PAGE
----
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Abel to Yzerman

Being There Or Watching Them

from Bob Wojnowski of the Detroit News,

Even now, after most of us have accepted the new reality, it still seems unfathomable. We will have sports again, if not by the force of passion, by the force of money. And by most projections, there will be no fans in the stadiums or arenas, not for a while.

Sports could become what it’s essentially been for many people — a TV show. Perhaps as early as July, you could binge-watch an 82-game Major League Baseball schedule. Or hey, check out the other channels showing continuous episodes of the NBA and NHL playoffs.

If it’s the only way to make it work during the pandemic, I suppose we do it. But I’m concerned once the no-fan curiosity wears off, the games will look like stilted exhibitions. And here’s what else is concerning — what if it works too well? What if leagues grow accustomed to the arrangement, and fans find it adequate to sit at home and watch? What if sports entities find the easiest way to address safety issues is by keeping fans away even longer?

I’ve often wondered, if a quarterback falls in a forest of tacklers and no one is there to make noise, did it happen? OK, I’ve never wondered that. And I understand ticket revenue must be recouped. But what if teams find it lucrative just to put up more advertising in the arenas and stadiums with more people watching on TV, theoretically?

continued

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Comments

TreKronor's avatar

For the most part, I have always rather watched from home regardless.  There are a bunch of others like me, but there are also a bunch of people who’d rather be there in person.  People will continue to go to games when it’s a possibility.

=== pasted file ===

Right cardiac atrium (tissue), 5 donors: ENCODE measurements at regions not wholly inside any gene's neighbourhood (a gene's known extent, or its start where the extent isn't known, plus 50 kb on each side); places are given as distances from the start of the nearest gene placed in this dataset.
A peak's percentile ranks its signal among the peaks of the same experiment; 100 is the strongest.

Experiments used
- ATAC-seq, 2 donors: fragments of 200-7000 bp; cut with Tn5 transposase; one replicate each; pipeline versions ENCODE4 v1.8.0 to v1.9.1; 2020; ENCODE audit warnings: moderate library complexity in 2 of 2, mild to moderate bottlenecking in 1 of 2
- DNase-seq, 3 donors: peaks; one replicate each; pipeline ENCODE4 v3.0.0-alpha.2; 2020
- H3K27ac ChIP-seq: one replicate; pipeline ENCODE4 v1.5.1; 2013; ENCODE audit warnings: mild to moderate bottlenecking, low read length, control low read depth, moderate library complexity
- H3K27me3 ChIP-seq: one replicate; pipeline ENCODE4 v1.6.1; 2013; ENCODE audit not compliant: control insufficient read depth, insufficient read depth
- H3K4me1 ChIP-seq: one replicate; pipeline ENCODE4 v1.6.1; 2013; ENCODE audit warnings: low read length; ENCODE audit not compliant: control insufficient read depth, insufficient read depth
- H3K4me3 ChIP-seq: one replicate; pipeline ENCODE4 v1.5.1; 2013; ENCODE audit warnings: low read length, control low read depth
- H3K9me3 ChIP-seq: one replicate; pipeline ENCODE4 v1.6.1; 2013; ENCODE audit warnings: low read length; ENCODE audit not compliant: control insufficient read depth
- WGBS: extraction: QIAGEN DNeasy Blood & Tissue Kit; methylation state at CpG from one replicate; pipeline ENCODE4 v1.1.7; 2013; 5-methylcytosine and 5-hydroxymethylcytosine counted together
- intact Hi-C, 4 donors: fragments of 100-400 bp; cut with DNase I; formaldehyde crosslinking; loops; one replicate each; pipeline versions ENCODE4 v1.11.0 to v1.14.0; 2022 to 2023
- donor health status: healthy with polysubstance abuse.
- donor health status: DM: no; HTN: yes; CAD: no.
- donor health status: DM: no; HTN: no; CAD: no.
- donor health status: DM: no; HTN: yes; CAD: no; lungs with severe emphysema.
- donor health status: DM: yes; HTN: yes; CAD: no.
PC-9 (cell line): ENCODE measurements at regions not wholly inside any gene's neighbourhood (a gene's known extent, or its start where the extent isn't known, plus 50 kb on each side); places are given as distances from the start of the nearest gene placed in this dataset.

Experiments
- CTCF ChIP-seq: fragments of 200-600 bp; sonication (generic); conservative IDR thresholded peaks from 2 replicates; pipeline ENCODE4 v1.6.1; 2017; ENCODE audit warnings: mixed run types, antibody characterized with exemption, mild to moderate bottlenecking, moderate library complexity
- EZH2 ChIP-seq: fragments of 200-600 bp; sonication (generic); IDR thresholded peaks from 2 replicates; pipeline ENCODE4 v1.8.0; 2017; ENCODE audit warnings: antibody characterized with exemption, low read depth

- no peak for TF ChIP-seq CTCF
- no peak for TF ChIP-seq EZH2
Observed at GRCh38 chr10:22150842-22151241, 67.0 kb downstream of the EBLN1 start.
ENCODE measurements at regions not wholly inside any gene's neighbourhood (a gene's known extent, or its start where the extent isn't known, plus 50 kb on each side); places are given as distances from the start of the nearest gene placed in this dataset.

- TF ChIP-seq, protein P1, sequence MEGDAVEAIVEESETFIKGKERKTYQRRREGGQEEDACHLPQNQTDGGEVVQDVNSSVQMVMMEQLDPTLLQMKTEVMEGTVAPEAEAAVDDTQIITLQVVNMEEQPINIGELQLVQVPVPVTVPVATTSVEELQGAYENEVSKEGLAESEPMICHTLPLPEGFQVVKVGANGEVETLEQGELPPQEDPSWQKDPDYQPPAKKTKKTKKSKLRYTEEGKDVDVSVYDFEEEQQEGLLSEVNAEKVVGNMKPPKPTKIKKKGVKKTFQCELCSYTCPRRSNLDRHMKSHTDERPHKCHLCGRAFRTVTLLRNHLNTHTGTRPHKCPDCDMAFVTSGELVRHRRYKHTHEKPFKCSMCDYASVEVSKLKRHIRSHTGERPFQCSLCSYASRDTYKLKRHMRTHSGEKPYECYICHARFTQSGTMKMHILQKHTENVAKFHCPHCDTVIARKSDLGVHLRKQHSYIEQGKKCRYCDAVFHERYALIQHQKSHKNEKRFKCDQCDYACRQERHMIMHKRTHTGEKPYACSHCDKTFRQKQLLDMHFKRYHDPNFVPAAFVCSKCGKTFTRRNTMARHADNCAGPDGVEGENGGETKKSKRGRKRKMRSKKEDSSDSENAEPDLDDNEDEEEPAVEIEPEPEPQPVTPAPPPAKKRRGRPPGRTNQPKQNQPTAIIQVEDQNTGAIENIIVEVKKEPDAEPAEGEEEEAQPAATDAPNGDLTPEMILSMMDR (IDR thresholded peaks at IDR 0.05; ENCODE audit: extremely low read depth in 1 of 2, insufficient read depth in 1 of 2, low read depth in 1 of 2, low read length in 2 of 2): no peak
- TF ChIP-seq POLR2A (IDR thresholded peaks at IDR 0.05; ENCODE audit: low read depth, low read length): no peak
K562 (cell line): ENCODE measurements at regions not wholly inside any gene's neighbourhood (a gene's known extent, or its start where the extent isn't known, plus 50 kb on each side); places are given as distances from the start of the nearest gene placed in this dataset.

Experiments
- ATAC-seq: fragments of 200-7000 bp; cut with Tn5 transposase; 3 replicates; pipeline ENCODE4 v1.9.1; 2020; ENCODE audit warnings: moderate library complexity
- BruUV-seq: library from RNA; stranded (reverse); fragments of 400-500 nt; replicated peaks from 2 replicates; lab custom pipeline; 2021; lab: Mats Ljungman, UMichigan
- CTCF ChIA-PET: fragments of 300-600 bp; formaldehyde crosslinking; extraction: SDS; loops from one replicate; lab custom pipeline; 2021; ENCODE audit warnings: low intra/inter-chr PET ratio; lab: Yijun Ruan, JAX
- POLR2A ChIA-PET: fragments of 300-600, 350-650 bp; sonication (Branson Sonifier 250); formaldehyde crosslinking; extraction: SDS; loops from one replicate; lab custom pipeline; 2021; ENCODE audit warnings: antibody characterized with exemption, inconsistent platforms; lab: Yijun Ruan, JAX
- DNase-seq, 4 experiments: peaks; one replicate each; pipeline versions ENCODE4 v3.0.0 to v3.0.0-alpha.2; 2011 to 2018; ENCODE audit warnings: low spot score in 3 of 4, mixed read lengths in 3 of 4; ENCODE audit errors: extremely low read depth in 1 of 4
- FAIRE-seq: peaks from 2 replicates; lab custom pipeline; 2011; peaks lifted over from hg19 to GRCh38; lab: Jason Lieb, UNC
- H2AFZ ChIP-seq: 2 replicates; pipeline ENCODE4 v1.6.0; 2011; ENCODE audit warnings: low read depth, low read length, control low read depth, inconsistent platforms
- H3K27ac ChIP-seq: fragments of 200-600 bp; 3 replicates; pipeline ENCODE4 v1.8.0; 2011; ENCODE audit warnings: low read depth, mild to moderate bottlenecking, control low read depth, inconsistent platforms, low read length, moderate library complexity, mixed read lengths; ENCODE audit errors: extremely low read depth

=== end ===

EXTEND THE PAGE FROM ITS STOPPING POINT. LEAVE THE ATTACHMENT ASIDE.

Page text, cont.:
In cases like the AHL, you don’t really have a choice anyways.  If you want to see the game, you have to go to it.  And if people aren’t able to come to AHL games, they are going to have to close the league.  THAT’S what I’m most interested in come Fall - if the AHL can figure out a way to come out of this.

Posted by TreKronor on 05/18/20 at 10:44 AM ET

d ca's avatar

Depends on the sport—-football is better viewed on TV (and you can almost buy a HDTV for the price two decent seats) while hockey is better viewed in person (provided you have a decent seat)—-baseball is a mix of the two (esp if you want to see pitch locations).

However, I personally wouldn’t attend an in-person game until there is a vaccine. The risk of infection is too high. It’s the same thing for going to Cedar Point or the others.

I would probably go to the local cinema—eventually, but only for a Sunday early am show where there aren’t normally that many people anyways—and I’d sit as far away as possible from other. But that’s probably where I draw the line.

Some might think that this is too extreme, but: Yesterday was the first day that U of M hospital (AA) didn’t have COVID-19 patients in their step down unit—all were regulated to the ICU.

Others may be less cautious, but I doubt I’m the only one.

btw: the NHL will have to subsidize the AHL (which can be watched via
Watch the AHL otherwise, yes that league will fold or contract. At that point the NHL should probably just buy the league.

Here is a chart that shows AHL attendance per game in the various cities. I just don’t see a way to replace that revenue without having a national TV deal in place (vs an online viewing portal). That’s why I think the league is so vulnerable.

The changes in both league operations and fan attendance is going to be a structural at all levels of sports (even if fans are allowed into stadiums). All those that try to follow traditions and operate as normal will fail.

The new motto should be protect the fans protect the business and that will take time—and be costly to implement.

Posted by d ca on 05/18/20 at 02:06 PM ET

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Welcome to Abel to Yzerman, a Red Wing blog since 1977.  No other site on the internet has better-researched, fact-laden and better prepared discussions than A2Y.  Re-phrase: we do little research, find facts and stats highly overrated and claim little to no preparation.  There are 19 readers of A2Y. No more, no less. All of them, except maybe one, are juvenile in nature.  Reminding them of that in the comment section will only encourage them to prove that. Your suggestions and critiques are welcome: wphoulihan@gmail.com